• Give me an example of how you have gone above and beyond in a work project;
  • Explain how your analytical skills have helped solve problems in your current or past jobs;
  • Share an example of when you had to influence someone else’s opinion or decision at work;
  • Describe a situation where deadlines were tight but were met due to your efforts;
  • And tell me about when customer feedback affected your approach to a task.

With these examples, employers can understand how well a candidate will perform in certain roles and what techniques they are likely to utilize.

The Best Way To Prepare For an Interview

When it comes to preparing for any type of job interview, the best way to do so is to anticipate what type of questions may be asked and come up with thoughtful answers. Preparing ahead of time using traditional interview questions as a foundation will help you develop solid responses that demonstrate your potential and skillset. For instance, consider some common questions related to your experience, education, and overall experiences in the field you’re interviewing for.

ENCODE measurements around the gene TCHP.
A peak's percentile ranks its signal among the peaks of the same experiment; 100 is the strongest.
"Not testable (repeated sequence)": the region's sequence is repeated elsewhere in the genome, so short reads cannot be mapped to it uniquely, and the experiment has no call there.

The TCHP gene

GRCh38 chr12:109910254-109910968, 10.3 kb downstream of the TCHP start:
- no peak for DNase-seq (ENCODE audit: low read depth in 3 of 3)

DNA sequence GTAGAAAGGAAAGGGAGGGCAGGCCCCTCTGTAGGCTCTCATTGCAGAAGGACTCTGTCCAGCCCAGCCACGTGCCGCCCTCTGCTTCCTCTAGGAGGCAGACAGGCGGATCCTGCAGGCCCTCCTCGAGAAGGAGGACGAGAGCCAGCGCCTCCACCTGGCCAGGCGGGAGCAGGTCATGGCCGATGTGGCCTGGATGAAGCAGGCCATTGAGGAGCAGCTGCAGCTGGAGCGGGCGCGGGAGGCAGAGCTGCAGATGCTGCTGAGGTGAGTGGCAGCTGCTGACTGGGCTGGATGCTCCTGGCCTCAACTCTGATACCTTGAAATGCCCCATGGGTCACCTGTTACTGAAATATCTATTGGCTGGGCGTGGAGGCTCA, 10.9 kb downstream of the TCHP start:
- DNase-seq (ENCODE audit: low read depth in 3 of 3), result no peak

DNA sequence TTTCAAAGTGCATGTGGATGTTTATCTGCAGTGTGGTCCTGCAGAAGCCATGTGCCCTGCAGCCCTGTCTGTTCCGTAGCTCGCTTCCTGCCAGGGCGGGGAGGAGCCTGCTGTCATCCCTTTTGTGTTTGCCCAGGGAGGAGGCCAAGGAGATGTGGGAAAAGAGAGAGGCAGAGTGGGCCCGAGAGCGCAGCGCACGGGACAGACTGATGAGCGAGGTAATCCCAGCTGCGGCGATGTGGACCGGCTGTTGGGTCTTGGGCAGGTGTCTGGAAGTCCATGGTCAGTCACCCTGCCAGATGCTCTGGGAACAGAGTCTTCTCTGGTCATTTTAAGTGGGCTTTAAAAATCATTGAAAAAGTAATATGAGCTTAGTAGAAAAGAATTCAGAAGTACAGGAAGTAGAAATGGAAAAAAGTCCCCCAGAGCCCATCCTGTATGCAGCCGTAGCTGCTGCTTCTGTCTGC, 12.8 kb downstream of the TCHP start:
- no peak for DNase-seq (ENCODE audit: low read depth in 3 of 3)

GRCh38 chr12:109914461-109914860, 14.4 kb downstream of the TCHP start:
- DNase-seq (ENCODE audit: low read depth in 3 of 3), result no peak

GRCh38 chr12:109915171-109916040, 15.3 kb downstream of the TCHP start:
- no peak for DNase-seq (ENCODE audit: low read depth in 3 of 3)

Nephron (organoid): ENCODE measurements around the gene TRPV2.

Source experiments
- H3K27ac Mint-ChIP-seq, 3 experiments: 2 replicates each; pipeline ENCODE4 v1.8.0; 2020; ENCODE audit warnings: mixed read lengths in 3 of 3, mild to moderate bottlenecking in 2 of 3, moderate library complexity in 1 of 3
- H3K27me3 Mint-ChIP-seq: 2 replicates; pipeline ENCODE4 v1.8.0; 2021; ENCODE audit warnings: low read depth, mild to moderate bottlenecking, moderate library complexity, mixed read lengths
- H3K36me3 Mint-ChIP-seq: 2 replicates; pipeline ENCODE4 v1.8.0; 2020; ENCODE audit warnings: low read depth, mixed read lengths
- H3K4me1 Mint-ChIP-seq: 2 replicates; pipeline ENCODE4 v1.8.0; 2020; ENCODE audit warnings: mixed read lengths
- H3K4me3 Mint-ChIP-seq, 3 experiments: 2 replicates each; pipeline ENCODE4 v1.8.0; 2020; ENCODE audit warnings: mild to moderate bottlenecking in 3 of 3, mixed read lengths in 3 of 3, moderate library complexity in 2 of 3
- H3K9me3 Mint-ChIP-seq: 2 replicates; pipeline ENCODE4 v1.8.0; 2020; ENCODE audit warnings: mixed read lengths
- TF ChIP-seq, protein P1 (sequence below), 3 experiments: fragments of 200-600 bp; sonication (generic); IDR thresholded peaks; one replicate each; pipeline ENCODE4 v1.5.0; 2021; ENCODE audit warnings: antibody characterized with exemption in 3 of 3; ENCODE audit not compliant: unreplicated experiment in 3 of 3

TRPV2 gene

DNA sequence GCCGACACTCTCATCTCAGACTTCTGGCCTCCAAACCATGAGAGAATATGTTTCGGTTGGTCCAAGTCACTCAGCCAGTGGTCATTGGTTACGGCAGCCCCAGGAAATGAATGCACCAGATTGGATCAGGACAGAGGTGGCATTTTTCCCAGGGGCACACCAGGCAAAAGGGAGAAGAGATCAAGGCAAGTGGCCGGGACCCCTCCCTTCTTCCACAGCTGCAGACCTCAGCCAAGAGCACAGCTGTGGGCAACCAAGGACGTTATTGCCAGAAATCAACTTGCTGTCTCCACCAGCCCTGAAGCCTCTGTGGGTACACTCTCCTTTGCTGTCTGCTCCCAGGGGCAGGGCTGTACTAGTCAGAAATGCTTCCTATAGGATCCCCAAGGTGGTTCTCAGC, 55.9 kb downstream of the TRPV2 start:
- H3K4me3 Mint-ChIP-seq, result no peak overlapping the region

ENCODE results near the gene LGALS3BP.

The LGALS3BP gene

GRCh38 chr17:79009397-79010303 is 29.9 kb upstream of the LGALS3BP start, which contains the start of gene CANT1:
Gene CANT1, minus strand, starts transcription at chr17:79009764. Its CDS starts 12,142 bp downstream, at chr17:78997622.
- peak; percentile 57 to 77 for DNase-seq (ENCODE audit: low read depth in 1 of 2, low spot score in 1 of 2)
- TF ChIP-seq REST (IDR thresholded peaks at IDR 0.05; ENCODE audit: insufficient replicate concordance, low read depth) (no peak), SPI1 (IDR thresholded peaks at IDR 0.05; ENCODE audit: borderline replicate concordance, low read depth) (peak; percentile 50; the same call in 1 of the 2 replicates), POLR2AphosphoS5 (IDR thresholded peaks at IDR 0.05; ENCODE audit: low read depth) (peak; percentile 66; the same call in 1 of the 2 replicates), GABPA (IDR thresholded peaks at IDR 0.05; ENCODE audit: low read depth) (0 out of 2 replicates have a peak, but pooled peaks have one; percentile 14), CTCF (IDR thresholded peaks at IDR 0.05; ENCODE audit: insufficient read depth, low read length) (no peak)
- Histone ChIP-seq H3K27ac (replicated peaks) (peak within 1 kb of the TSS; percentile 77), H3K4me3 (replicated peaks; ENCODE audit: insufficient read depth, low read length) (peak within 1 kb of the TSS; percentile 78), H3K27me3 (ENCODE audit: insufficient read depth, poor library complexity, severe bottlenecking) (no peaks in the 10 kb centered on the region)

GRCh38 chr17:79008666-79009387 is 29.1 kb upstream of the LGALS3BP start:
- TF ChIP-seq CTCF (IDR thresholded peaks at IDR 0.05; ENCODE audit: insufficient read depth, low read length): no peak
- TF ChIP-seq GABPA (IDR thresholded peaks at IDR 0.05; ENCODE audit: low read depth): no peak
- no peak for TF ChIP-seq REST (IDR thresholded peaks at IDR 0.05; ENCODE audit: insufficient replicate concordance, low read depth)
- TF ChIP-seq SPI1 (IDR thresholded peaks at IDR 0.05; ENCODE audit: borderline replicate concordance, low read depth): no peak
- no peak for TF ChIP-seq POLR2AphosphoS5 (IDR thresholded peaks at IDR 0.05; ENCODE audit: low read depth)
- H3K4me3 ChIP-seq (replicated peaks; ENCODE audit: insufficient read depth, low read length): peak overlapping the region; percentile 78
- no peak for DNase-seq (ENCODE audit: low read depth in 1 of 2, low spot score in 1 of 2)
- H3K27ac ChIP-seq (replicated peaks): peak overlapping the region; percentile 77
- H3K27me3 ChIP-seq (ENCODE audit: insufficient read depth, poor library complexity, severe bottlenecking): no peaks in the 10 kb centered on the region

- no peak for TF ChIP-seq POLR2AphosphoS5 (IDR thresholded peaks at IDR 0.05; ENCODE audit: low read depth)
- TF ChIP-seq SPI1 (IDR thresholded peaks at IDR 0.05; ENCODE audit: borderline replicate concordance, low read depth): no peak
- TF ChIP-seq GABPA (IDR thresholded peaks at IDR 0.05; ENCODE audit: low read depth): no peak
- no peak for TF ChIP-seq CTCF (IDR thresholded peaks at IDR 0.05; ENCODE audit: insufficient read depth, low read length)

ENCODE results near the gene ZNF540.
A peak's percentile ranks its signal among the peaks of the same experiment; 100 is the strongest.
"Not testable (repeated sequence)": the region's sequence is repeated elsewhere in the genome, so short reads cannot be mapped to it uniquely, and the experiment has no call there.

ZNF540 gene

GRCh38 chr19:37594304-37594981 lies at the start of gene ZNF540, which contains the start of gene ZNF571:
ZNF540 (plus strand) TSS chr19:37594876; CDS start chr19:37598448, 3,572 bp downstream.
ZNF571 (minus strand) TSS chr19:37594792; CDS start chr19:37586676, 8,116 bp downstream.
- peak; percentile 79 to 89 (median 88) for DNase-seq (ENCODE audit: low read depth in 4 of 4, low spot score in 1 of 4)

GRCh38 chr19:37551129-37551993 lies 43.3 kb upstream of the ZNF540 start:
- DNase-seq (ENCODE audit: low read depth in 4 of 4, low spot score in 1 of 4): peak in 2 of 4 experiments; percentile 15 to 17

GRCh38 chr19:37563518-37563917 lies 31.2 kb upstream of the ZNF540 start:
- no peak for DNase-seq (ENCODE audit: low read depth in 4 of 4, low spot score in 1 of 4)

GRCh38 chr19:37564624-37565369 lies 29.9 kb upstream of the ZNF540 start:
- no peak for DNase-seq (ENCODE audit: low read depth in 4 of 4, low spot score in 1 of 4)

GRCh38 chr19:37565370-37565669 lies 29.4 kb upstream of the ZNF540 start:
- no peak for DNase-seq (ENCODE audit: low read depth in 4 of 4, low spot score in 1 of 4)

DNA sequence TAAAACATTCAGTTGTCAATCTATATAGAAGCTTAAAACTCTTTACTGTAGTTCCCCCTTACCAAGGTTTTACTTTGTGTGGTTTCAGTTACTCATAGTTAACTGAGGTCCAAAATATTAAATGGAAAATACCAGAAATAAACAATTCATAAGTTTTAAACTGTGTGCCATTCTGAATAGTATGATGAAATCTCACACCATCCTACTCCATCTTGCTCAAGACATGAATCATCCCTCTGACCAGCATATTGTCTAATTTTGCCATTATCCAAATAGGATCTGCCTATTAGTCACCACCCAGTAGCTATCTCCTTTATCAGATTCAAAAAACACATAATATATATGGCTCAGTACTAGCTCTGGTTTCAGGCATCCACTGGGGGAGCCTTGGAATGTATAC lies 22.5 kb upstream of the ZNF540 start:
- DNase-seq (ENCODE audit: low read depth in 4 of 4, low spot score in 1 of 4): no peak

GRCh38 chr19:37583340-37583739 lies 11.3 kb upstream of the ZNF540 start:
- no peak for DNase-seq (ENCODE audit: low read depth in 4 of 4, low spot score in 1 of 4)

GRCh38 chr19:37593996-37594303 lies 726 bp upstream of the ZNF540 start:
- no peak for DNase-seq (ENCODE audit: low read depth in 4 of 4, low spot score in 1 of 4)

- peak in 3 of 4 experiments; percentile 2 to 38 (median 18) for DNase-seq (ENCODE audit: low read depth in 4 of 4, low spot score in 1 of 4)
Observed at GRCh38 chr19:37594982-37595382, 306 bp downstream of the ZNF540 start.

If you expect a behavioral-based interview focusing on how you handled situations or challenges in the workplace, take some time to review and hone in on those unique stories or scenarios. This will require extra preparation but can be very effective when answering the questions. Use these scenarios as examples of how you handled unexpected circumstances during previous jobs or projects. This will help frame your responses during the interview.

Behavioral interviews are becoming increasingly popular among employers as a way to get to know job applicants more intimately. By asking questions about past experiences, employers can better understand an applicant's aptitude for the role and how they may react in certain situations.

At the same time, it is important to remain professional during the interview process. Employers will be looking for candidates who demonstrate strong communication skills, can provide constructive feedback, and stay professional at all times. With the right preparation, applicants can demonstrate their ability to succeed in the role and give potential employers confidence.